Do’s and Don’ts for Promoting Academic Integrity

Donald McCabe’ s 2005 article “Cheating Among College And University Students: A North American Perspective” is often cited for its sobering statistics regarding the prevalence of cheating in higher education.

The numbers are alarming and do require a serious response, but have you ever turned the numbers upside down? For example, if 42 percent of college students admit to working with others on individual assignments, that means 58 percent aren’t getting help from others and those students would like you to do something about the 42 percent. If 38 percent admit to plagiarizing, that means 62 percent aren’t plagiarizing and those students expect you to do something about the 38 percent.

It’s an interesting view presented by Tricia Bertram Gallant, PhD, academic integrity coordinator at the University of California, San Diego, during the recent online seminar Teaching Integrity: Effective Responses to Cheating. The seminar challenged participants to dispel some of the myths around student cheating and rethink their role in establishing a culture of integrity.

“The common theme for today and for all my writing really is about encouraging students, teachers and administrators to not focus on policing, preventing and punishing cheating, which is by far the most typical response, but focus more on the more realistic picture of student cheating, the positive responses of infusing academic integrity back into our daily conversations in the classroom and in our responses to cheating.”

Promoting Academic Integrity
During the seminar, Bertram Gallant shared the following do’s and don’ts for promoting academic integrity in the college classroom.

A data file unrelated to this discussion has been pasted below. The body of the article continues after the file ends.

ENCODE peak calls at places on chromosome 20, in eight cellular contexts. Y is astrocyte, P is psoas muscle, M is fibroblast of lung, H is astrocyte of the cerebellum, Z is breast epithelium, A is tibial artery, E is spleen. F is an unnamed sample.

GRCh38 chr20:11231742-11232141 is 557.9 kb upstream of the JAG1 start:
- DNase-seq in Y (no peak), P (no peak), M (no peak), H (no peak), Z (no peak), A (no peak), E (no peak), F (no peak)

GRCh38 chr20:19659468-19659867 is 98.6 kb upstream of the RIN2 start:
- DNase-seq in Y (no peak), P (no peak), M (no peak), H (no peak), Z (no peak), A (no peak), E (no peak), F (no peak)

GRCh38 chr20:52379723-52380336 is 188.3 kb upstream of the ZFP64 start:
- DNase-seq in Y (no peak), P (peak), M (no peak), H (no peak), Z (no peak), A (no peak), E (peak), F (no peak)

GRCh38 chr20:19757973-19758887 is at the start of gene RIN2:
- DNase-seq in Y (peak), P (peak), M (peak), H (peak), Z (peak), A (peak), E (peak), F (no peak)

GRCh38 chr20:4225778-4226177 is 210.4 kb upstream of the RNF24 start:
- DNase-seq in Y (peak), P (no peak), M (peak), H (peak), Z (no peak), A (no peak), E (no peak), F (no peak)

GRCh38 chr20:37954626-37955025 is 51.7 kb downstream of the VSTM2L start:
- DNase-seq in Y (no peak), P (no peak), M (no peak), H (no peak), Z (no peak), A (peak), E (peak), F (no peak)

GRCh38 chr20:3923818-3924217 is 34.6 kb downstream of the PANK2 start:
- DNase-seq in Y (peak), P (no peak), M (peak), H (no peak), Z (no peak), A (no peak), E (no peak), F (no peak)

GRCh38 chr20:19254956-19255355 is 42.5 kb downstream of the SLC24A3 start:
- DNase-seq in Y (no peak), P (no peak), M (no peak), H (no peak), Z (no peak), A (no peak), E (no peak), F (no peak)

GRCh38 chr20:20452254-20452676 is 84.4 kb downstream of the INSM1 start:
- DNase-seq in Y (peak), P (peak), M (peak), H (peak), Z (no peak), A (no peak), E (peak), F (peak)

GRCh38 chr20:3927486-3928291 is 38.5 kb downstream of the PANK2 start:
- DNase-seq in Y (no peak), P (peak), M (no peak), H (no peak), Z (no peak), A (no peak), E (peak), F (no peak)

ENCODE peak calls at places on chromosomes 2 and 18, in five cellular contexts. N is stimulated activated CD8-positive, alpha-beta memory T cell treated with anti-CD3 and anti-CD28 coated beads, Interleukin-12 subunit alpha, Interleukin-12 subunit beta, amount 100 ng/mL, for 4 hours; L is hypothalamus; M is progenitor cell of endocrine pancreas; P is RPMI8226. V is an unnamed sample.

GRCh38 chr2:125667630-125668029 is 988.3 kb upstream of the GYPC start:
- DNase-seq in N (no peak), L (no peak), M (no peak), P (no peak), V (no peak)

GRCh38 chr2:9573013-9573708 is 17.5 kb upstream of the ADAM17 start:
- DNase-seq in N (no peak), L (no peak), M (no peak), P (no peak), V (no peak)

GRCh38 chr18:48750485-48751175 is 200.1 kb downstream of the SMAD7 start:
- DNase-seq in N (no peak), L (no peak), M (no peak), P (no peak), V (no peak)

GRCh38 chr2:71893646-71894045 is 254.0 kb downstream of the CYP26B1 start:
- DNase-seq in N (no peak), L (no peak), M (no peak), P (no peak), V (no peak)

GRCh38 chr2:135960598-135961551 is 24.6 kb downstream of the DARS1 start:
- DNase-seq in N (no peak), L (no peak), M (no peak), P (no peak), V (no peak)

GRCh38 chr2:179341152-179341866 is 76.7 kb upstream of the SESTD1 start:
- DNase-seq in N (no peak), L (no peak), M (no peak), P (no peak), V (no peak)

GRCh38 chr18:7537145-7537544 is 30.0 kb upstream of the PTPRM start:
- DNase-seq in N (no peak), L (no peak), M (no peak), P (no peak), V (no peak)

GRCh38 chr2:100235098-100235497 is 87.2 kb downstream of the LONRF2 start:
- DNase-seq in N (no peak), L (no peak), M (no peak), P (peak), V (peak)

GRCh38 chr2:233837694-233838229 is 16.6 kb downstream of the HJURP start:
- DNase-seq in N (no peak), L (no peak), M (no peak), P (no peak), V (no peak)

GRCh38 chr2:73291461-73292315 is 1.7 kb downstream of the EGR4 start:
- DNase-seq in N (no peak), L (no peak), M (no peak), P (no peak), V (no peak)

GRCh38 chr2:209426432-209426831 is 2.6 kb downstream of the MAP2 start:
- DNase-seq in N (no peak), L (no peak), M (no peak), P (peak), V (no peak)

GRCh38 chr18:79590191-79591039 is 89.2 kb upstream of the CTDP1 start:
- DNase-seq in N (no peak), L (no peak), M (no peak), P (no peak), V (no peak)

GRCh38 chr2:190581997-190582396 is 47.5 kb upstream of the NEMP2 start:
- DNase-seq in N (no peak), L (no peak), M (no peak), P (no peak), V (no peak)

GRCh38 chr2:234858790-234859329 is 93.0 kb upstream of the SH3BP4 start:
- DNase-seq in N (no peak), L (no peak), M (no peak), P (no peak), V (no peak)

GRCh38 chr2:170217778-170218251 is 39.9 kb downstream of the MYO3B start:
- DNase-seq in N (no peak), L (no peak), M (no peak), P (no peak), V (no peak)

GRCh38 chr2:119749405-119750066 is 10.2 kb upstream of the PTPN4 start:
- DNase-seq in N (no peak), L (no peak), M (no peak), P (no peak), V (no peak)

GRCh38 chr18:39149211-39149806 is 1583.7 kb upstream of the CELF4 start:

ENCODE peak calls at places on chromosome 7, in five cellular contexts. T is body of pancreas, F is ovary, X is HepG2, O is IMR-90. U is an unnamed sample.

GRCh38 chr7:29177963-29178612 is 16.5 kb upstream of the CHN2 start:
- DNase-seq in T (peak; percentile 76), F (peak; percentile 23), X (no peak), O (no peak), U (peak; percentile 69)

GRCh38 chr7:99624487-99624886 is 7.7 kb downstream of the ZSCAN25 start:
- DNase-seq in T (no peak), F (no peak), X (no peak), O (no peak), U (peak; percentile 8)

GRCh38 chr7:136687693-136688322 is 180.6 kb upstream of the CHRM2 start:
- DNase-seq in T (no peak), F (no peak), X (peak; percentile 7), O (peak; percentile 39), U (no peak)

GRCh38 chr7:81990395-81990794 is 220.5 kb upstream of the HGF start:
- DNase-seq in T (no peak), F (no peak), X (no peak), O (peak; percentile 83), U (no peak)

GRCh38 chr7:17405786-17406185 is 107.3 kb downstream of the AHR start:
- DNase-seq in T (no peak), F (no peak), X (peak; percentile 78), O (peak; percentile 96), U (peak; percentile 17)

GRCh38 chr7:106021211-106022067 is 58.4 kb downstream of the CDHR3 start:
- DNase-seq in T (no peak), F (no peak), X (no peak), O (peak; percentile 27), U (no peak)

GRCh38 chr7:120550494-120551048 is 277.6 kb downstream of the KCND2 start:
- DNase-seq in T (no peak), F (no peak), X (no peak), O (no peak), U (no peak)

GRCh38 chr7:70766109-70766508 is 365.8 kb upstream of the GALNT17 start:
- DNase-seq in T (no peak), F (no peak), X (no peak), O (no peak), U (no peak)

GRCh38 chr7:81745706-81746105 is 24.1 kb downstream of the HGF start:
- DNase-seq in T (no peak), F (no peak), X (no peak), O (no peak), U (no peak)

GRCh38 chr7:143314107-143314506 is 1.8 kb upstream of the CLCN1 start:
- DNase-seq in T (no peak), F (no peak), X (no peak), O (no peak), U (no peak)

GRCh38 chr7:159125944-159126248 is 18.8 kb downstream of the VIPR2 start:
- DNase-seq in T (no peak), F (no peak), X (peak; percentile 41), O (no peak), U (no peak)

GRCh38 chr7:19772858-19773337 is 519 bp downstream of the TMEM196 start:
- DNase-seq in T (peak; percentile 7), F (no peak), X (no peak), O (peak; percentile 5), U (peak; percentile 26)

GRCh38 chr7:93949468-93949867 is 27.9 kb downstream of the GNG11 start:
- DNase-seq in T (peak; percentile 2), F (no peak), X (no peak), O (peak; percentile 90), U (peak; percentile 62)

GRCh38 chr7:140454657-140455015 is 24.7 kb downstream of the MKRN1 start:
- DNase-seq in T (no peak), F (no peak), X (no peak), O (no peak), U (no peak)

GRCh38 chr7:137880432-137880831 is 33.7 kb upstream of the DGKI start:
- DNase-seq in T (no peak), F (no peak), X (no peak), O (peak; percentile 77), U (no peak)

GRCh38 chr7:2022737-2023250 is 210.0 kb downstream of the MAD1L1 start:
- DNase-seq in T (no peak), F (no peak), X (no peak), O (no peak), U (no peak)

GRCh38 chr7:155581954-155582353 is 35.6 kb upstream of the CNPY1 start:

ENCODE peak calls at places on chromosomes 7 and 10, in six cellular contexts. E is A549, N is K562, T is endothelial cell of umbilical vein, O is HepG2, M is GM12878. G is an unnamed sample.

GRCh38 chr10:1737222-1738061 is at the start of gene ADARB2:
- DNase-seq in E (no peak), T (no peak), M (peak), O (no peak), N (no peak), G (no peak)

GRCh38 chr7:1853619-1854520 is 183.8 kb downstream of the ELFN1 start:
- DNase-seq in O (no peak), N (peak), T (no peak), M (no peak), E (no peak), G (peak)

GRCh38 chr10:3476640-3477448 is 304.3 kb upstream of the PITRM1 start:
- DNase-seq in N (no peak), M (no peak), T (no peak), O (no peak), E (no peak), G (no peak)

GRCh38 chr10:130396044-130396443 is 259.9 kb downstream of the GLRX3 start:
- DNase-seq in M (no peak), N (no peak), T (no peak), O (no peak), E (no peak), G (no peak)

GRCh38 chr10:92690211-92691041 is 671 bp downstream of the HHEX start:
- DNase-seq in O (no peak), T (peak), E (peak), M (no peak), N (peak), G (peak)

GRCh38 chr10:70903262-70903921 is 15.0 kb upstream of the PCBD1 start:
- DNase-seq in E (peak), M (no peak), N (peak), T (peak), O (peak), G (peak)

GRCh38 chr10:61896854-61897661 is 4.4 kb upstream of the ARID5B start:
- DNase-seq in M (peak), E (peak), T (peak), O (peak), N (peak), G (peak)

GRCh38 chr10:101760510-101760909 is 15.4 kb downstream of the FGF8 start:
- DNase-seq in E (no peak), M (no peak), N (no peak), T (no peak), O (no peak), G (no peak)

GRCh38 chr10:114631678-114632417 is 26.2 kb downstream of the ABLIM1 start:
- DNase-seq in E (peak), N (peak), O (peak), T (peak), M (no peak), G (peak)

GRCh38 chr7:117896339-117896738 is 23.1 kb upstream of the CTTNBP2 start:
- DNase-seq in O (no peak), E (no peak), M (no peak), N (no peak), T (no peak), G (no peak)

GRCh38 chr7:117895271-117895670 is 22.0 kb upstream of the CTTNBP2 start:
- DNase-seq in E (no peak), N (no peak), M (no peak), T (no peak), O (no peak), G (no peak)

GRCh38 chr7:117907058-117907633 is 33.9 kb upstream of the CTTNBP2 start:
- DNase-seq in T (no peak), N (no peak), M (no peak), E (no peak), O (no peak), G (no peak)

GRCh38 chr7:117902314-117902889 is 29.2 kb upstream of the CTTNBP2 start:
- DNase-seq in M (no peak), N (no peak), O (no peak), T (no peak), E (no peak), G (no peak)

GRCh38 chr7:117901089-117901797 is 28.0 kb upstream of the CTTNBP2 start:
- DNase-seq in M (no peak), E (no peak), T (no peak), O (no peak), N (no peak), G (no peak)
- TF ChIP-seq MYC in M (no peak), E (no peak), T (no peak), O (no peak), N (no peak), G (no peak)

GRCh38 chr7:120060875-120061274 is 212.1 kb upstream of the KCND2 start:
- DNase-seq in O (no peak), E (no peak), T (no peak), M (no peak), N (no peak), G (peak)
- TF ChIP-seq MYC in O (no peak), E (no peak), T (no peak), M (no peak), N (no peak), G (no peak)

• Be clear about your expectations and rules for completing every assignment and test.
  • Model integrity by citing your sources, showing up on time and prepared, and changing your exams and assignments from year to year.
  • Limit temptations for cheating during your examinations.
  • Work with your school’s policy and processes to reduce cheating.
  • Rethink your out-of-class assignments – are they really measuring what you think they are?
  • See academic and professional integrity as part of your teaching job – it may be one of the most important things you teach!


  • Assume the students know which behaviors are cheating and which are not.
  • Tell students “don’t cheat or else” and expect that to work.
  • Allow students to keep their exams and then wonder why your exams are “out there.”
  • Confuse sloppy authorship with plagiarism – not all missed citations are an attempt to deceive.
  • Expect students to learn from their mistakes unless someone is facilitating that learning.

“Just like every student has a different learning style, they have different ways in which they respond to different approaches to prevent cheating,” said Bertram Gallant. “At the Center for Academic Integrity we encourage faculty to focus on academic integrity standards and our five fundamental values of honesty, respect, responsibility, fairness and trustworthiness rather than on compliance and control.”